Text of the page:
Punks on Wax 

Oakland's 1-2-3-4 Go! Records expands to meet the East Bay's hankering for niche vinyl.

Steve Stevenson has found a niche in the vinyl grooves of punk and indie records. If the location of his first North Oakland record store was relative in size to a seven-inch EP, then his new spot, two doors down, could be likened to a full-length LP with awesome cover art.

Stevenson opened 1-2-3-4 Go! Records early last year, and in March he relocated it to a space about three times bigger in the same building on 40th Street. The move means more counter space to display records and other music-related merchandise, more wall space to display the work of local artists, and more floor space to hold occasional in-store performances.

The expansion, albeit modest, is an auspicious move in a down economy — and a suggestion that vinyl-slinging can still be a profitable venture. Or, at the very least, not a guaranteed bust.

Unlike larger record stores, 1-2-3-4 Go! has a specialized selection of punk (and all its subgenres), indie rock, and some classic rock and country records. And while catering to a distinct market effectively weeds out a wider customer base, the sizeable population of punk-record collectors — in the East Bay and beyond — may be enough to sustain the shop.

"It's much safer to be in a niche market," explained Stevenson. "I think being small is very wise, because when a store is too big, you open yourself up to a lot more competition."

Stevenson said even he was amazed when, after starting the business in March 2008, it immediately took off. "The first couple of months were amazing," he said. "I didn't really do any advertising, it was all word-of-mouth, and people were coming out of the woodwork for it."

A year later, the store is still succeeding, he says. It's nearby to the MacArthur BART station and major bus lines, making it easily accessible. And Stevenson said that whenever he turns around, more record enthusiasts seem to move into the neighborhood.

Some of 1-2-3-4's Go!'s success can be credited to the pre-existence of his record label of the same name, through which Stevenson has released a plethora of punk and pop-punk records and CDs since 2001. He now sells his releases in his shop and online — so that even when his physical storefront is closed, he's still open for business.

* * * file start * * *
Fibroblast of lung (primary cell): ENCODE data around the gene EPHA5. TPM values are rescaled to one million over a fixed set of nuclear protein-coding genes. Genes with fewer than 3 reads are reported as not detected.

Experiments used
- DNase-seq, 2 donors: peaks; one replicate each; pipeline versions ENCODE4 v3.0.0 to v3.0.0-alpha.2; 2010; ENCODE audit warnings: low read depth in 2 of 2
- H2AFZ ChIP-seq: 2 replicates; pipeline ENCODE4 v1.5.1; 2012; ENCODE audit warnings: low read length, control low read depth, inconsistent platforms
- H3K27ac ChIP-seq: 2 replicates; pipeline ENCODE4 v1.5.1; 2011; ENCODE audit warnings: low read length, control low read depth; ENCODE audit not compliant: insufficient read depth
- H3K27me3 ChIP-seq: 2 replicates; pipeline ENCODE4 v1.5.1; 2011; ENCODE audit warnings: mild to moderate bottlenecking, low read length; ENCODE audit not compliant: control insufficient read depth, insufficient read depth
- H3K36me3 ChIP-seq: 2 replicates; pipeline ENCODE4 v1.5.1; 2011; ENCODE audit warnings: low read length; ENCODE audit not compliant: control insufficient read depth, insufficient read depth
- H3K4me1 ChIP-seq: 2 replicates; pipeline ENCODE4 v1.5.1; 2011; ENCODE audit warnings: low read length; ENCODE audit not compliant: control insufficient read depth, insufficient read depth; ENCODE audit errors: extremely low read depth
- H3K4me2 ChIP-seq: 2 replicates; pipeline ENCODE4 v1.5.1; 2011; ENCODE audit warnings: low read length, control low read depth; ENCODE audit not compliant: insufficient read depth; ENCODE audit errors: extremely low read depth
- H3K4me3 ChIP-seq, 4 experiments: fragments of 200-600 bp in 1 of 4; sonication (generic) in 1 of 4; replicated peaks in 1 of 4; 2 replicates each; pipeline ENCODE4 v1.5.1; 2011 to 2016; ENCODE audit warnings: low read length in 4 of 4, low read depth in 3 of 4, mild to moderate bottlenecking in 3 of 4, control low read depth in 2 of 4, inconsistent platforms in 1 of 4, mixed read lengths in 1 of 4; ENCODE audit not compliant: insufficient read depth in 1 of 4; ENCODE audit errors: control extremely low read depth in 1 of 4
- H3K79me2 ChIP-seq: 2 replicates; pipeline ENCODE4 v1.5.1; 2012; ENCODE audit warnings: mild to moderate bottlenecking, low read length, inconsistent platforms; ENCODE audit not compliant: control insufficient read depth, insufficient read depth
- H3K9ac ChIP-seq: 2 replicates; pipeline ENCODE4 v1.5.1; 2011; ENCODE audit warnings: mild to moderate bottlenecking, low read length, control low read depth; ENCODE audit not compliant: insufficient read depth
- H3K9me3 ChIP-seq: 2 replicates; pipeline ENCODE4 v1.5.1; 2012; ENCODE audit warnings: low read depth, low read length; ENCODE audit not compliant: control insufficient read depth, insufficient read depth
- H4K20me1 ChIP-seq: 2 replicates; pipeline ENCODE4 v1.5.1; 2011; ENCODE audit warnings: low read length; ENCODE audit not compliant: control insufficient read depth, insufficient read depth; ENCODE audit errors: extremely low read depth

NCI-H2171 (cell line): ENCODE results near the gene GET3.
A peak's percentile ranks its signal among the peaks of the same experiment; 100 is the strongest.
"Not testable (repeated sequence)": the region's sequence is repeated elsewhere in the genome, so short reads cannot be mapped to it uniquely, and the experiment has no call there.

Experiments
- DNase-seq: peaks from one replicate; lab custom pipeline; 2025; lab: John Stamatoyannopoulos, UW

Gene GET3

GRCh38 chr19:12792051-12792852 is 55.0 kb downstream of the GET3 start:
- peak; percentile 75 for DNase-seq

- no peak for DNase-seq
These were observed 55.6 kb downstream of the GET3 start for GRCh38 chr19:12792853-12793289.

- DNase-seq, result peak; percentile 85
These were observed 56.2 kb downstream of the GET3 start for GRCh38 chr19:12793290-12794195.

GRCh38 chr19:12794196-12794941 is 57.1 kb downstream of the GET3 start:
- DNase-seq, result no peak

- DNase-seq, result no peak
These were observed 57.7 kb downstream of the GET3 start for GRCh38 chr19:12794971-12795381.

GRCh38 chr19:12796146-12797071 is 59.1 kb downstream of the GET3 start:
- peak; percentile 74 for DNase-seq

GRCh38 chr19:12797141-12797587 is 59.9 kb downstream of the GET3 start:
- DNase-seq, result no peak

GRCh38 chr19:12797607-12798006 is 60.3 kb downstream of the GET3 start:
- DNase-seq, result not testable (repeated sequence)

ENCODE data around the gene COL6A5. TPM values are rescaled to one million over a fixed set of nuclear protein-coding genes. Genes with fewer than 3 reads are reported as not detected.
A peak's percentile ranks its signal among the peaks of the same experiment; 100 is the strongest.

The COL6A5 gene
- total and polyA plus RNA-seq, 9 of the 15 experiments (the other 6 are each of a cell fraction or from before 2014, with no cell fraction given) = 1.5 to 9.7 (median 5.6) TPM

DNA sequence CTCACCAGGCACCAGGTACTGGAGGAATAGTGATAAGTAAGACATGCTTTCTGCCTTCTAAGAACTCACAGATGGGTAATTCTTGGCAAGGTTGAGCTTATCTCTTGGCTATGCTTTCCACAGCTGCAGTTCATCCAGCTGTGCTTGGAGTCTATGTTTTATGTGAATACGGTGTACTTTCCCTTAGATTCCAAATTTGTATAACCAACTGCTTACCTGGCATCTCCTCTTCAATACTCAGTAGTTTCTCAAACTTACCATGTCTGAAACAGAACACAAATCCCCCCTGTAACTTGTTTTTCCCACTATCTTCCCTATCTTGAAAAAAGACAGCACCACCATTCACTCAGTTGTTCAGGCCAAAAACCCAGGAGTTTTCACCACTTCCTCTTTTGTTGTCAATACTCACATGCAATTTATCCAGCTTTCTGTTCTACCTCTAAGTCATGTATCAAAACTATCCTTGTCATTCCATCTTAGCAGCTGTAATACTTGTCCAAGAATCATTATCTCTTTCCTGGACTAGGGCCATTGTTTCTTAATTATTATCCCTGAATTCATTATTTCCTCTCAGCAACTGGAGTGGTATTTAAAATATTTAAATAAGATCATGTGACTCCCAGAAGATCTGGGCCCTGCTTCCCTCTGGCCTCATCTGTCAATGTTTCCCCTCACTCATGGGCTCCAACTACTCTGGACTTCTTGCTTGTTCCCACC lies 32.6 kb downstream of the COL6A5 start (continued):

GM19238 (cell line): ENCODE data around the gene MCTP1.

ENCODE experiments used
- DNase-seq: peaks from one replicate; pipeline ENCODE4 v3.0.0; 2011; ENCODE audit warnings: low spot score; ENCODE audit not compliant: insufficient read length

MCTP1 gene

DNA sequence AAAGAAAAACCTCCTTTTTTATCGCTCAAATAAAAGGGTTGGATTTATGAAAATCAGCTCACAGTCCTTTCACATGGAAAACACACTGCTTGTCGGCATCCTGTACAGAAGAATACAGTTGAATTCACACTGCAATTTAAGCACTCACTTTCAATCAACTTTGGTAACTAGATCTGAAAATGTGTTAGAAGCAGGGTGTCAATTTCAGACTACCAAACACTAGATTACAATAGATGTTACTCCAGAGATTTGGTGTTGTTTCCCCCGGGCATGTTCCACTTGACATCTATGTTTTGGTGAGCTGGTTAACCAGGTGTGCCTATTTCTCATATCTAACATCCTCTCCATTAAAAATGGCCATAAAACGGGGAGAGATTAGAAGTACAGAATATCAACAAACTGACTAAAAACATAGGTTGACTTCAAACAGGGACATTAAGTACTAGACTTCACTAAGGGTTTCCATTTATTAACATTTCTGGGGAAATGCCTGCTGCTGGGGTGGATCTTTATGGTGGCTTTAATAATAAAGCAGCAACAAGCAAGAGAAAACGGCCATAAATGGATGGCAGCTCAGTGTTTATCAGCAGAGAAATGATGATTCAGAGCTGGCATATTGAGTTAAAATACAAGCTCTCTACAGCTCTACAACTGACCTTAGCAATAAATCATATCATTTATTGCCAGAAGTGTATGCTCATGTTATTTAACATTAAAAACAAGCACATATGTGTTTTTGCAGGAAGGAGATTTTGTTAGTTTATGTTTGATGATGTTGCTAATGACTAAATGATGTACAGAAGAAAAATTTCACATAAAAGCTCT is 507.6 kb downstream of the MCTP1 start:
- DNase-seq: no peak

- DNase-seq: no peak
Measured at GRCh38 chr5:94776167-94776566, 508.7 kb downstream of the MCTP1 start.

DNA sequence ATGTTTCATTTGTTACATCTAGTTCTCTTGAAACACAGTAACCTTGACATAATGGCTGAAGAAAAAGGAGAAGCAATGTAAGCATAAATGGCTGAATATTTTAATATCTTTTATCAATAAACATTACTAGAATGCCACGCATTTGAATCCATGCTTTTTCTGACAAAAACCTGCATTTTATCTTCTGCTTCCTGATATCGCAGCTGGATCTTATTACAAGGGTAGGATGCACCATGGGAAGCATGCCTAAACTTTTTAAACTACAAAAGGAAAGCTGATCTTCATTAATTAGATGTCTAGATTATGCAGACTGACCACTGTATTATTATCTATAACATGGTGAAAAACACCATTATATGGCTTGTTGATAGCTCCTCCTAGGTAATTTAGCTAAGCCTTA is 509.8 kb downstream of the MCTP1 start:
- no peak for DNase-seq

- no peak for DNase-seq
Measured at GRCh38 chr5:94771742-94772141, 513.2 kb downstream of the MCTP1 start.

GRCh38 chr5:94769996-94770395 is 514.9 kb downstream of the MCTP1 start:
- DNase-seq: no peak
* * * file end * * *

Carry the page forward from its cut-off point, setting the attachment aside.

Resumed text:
The success of the shop is somewhat relative considering how small the old store was. The sales floor could only accommodate a portion of the records, CDs, and tapes in stock at any given time — between 800 and 1,000 LPs, and around 200 seven-inches could be displayed at once, while boxes of records were relegated to bottom shelves, out of customers' view.

"There were all these sections that I had to move down to this second shelf, and you had to look at them sideways," Stevenson said. "Any time something got moved down to that shelf, it completely killed sales — I mean it was just gone."

Then there was the somewhat awkward, forced intimacy caused by the store's cramped quarters. The space fit two or three customers at a time, semi-comfortably, and anyone entering the store was instantly face-to-face with Stevenson. Even with his easygoing disposition, the anticipated awkwardness of the space may have deterred some would-be customers.

"I know for a fact that the store kind of intimidated [some people]," Stevenson said. "You don't want to walk into a store where you're just suddenly hanging out with someone." He added that the new space is more like a real store. "You can wander around, there's a guy at the desk. It's more comfortable, so I feel like a lot more people are coming in."

With the added space, Stevenson plans to eventually sell new and used record players, as well as replacement needles, which are hard to find in the East Bay. The Sound Well in Berkeley sells needles, but is only open limited hours.

On March 6, Stevenson threw an opening night art show. The space was packed shoulder-to-shoulder, with a small crowd littering the sidewalk out front. The show featured the work of Oakland artist Shannon Shaw, whose watercolor, graphite, and gold-leaf works hung inside gaudy gold frames on the store's wood-paneled walls.

Shaw lives two blocks from the store and said the new space is much more open and accessible. "The old store was charming," she said, "but this has a brand new kind of romance coming in."

Stevenson said the owner-customer interactions fostered by small stores keeps people coming back — sometimes even when they find a cheaper option at a larger store. "When you start a store, you have to be there, hands-on," said Stevenson, the only employee.

"I feel like so much of the charm of places like these is the clear influence of the owner — it has got their touch all over it. It's not a turnkey business or whatever, where you just open the door and the money gets made and you don't have to think about it."

He added: "After a while, I'd definitely like to start taking the weekends off again."

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